Session Title: Epidemiology/Public Health
Session Type: Abstract Submissions (ARHP)
Background/Purpose: To examine birth cohort and period effects in the age-trajectories of reported arthritis from 1994 to 2010 in a representative sample of Canadians; and to determine whether any birth cohort or/and period effects in reported arthritis are associated with differences in SES (education and income), smoking, physical activity, or obesity over time.
Methods: Data from the Canadian Longitudinal National Population Health Survey, a nationally representative community sample followed every 2 years for 18 years. We used data for four birth cohorts (n =8,809 at baseline): World War II generation, born 1935-1944; older baby boomers, born 1945-1954; younger baby boomers, born 1955-64; and generation X, born 1965-74. Data at each interview included self-reported arthritis diagnosed by a health professional, years of education, household income, smoking, index of physical activity, and height (m) and weight (kg) (used to calculate body mass index (BMI: wt/ht2)). Multilevel growth models were used to estimate the age-trajectory for reported arthritis for each cohort accounting for period. Once the age-trajectory was established, education, household income, smoking, physical activity, and BMI were separately introduced into the models to examine their influence on arthritis.
Results: There was a trajectory of increasing prevalence of arthritis with increasing age in all cohorts, with younger cohorts having successively greater prevalence. After accounting for period effects the cohort effect was no longer apparent. There were marked population-level cohort effects for increasing education, income, physical activity, and BMI and decreasing smoking from the youngest to oldest cohorts, which were much reduced (education, smoking, and physical activity) or removed (income and BMI) once period was taken into account. Including these variables in a multi-level growth model showed the prevalence of arthritis was significantly lower (p<.001) in those with higher education (OR: 0.54; 95% CI: 0.44 – 0.65: >16 years vs <12 years of school) or higher income (OR: 0.60; 95% CI: 0.53 – 0.68: highest vs lowest quartile) and the prevalence was significantly higher for obese individuals (OR: 2.63; 95% CI: 2.20 – 3.14: BMI>=35 vs normal BMI (18.5-24.9) and current smokers vs non-smokers (OR: 1.63; 95% CI: 1.42 – 1.88). Physical activity was not significantly associated with arthritis. Further analysis showed that the population-level effects of increasing education and income on reducing the arthritis prevalence were almost counter-balanced by effects of increasing BMI (obesity).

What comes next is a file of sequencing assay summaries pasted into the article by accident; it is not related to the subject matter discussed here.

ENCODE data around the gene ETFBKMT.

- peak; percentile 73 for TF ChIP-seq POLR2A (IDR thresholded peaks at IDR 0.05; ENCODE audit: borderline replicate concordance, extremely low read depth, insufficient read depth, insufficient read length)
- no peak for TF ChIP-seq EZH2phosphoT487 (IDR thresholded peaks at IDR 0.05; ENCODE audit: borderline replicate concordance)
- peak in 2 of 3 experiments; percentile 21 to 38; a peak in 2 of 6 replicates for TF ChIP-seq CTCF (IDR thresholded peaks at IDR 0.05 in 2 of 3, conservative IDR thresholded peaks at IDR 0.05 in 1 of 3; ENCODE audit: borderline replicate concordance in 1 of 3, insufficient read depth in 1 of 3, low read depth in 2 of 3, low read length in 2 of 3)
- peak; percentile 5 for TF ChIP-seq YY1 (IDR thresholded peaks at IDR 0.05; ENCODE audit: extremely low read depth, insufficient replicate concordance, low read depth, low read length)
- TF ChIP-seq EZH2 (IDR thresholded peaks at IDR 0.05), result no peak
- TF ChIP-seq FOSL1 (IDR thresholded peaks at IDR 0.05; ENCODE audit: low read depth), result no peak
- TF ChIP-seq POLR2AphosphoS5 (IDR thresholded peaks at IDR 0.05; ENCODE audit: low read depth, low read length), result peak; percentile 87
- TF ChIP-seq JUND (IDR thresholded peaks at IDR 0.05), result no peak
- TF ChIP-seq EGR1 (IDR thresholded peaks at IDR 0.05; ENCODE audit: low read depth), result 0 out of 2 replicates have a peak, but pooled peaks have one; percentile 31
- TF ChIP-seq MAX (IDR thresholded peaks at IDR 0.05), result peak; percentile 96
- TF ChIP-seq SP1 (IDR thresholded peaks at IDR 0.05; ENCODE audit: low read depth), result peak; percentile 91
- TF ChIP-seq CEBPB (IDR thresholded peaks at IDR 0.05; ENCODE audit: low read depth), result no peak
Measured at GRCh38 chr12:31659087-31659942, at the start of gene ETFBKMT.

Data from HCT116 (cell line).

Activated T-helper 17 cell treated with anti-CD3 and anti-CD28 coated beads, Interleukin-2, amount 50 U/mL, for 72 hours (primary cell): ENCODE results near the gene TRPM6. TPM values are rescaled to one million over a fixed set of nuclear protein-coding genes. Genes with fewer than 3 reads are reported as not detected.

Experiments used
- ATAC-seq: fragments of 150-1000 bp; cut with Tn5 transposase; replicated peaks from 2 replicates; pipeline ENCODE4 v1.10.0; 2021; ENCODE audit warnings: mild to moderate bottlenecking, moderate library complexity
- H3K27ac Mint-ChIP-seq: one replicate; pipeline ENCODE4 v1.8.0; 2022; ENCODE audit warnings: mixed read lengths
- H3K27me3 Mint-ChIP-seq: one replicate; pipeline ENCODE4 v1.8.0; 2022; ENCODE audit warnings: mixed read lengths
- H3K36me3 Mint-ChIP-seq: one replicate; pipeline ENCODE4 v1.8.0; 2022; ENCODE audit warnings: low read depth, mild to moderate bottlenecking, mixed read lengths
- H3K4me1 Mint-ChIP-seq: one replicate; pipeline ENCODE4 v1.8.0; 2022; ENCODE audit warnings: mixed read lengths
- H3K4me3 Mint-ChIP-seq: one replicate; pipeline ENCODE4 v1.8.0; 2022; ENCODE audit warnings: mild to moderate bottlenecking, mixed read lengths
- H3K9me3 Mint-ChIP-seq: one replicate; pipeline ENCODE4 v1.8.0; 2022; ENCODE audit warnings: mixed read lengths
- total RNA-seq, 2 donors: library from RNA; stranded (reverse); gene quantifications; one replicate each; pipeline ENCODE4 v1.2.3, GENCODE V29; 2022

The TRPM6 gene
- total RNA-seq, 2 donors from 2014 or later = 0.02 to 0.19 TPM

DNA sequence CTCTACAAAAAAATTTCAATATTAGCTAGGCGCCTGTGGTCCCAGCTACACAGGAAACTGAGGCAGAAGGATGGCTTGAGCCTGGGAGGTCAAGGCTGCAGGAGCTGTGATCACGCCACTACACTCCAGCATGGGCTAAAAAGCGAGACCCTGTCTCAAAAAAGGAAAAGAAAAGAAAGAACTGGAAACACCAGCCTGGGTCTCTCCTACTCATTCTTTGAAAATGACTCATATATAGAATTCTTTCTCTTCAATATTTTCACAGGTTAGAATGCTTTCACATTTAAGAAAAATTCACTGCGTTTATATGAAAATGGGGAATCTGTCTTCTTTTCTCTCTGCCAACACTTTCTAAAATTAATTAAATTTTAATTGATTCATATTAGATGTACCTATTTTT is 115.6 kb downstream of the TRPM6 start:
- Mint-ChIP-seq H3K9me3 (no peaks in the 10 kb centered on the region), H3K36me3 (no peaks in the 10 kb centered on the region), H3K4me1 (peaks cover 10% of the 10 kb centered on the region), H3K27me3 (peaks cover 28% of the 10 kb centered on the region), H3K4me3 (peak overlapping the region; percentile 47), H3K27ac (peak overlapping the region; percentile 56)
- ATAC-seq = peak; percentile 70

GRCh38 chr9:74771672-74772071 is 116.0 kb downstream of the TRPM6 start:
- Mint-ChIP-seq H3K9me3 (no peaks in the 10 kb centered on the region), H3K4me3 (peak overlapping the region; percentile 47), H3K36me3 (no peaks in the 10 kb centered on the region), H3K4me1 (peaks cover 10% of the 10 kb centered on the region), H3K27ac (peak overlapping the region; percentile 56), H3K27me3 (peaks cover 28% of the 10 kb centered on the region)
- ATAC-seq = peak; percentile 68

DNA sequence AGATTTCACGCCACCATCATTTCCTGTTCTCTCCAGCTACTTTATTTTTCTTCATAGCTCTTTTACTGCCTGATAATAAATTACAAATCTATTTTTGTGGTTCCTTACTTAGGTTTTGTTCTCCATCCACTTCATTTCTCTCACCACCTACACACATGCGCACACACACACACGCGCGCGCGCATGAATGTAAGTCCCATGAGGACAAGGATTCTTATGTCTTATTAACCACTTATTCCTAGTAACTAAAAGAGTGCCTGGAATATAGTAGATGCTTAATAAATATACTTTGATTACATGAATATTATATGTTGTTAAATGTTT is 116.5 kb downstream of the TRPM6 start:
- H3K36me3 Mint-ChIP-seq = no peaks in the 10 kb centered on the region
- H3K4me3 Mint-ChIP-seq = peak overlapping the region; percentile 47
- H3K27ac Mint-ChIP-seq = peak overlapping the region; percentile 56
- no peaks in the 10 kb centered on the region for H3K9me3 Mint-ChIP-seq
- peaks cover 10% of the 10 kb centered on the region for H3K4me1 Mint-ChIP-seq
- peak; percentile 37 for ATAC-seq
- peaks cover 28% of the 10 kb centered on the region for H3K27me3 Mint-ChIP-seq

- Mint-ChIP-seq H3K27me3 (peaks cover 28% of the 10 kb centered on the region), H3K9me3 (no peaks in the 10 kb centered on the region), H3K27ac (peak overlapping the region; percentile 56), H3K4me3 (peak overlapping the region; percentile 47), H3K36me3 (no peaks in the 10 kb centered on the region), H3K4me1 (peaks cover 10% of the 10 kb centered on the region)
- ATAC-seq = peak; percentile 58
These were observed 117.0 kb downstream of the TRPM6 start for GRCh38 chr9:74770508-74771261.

Conclusion: The findings suggest that the cohort effect of more arthritis in younger cohorts is explained by period effects such that the potential benefits of increased education and income in reducing the prevalence of arthritis have been partially offset by increases in BMI over time. Our understanding of the impact of BMI on arthritis is therefore likely to be an underestimate. The cohort effect of increased arthritis in younger cohorts also suggests that previous population projections may be underestimated.
E. M. Badley,
A. V. Perruccio,
M. A. M. Gignac,
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ACR Meeting Abstracts - https://acrabstracts.org/abstract/a-longitudinal-population-based-study-1994-2010-of-age-period-and-cohort-effects-in-the-prevalence-of-arthritis-the-effect-of-improving-socioeconomic-status-and-increasing-obesity-over-time/